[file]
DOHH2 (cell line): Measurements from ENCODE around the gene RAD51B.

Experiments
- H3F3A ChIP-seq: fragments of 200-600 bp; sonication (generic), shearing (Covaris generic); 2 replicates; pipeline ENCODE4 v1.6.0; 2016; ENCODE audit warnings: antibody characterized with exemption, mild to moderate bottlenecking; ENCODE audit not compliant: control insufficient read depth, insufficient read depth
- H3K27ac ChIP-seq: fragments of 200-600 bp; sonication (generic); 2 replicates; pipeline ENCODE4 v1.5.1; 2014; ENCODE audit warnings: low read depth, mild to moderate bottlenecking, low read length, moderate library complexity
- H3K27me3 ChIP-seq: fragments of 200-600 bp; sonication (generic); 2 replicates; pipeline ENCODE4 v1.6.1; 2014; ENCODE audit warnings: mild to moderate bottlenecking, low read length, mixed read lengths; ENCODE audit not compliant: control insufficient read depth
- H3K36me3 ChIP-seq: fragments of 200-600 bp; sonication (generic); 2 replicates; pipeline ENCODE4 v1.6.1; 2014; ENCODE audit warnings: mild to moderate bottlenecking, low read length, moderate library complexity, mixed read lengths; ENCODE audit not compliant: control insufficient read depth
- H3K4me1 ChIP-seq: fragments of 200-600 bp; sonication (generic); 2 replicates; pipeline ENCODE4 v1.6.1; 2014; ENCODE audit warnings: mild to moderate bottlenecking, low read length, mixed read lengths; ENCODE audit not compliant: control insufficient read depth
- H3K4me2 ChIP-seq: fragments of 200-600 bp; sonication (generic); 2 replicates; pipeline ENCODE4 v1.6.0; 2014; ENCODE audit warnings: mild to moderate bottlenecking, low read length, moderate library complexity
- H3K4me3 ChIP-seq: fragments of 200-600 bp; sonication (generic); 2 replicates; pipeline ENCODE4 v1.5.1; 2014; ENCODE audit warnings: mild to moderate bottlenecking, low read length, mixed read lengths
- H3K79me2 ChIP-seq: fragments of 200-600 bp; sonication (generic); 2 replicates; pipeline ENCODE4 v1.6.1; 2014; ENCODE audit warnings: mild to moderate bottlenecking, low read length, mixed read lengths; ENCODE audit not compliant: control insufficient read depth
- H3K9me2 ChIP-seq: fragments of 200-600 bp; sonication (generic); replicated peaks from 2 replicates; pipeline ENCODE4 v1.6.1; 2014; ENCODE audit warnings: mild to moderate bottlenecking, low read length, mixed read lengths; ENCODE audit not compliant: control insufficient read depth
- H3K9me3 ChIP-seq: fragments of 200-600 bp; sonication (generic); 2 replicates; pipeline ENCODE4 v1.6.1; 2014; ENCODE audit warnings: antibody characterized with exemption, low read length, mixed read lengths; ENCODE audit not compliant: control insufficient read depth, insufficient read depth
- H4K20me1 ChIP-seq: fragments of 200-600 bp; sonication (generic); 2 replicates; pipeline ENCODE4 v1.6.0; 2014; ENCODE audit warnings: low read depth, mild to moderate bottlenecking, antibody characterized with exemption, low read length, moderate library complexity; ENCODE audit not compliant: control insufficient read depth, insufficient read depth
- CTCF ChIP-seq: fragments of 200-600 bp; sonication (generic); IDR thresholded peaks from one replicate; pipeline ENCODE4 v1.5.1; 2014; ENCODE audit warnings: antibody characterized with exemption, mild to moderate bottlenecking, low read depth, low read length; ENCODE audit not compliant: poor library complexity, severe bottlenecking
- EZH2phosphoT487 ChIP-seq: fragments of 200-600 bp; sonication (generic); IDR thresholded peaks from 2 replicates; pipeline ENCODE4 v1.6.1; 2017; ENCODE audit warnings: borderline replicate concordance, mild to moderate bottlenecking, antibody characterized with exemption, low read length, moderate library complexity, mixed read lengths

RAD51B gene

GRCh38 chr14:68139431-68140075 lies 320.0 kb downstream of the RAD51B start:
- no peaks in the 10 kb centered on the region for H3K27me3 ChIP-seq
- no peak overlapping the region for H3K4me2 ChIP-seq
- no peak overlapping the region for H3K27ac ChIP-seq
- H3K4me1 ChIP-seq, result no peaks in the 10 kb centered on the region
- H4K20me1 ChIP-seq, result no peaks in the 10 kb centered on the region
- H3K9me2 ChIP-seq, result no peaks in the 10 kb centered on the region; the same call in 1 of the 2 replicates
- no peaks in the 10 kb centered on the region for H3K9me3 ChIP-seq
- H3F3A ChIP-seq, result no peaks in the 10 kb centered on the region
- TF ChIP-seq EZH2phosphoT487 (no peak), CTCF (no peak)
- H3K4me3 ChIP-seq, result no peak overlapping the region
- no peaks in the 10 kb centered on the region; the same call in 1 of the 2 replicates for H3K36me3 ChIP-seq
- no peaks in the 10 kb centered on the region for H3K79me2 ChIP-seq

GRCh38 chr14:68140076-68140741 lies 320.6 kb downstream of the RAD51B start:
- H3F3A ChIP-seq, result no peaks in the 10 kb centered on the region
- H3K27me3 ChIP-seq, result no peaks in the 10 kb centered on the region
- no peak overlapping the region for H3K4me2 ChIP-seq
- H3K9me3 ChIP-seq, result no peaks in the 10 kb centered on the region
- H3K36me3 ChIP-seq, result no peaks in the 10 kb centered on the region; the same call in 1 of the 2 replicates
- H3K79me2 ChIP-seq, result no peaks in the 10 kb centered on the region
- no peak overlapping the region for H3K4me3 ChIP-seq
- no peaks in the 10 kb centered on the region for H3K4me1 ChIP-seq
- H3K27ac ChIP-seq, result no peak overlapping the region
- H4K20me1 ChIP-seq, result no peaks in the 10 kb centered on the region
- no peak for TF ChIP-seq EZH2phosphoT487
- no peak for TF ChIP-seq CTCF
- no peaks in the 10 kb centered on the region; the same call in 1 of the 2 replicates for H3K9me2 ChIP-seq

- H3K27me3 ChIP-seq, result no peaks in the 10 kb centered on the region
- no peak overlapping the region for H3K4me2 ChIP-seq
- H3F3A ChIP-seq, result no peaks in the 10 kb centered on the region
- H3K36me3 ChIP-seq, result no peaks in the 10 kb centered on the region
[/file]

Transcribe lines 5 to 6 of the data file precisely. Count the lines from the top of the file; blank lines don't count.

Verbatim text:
- H3K27me3 ChIP-seq: fragments of 200-600 bp; sonication (generic); 2 replicates; pipeline ENCODE4 v1.6.1; 2014; ENCODE audit warnings: mild to moderate bottlenecking, low read length, mixed read lengths; ENCODE audit not compliant: control insufficient read depth
- H3K36me3 ChIP-seq: fragments of 200-600 bp; sonication (generic); 2 replicates; pipeline ENCODE4 v1.6.1; 2014; ENCODE audit warnings: mild to moderate bottlenecking, low read length, moderate library complexity, mixed read lengths; ENCODE audit not compliant: control insufficient read depth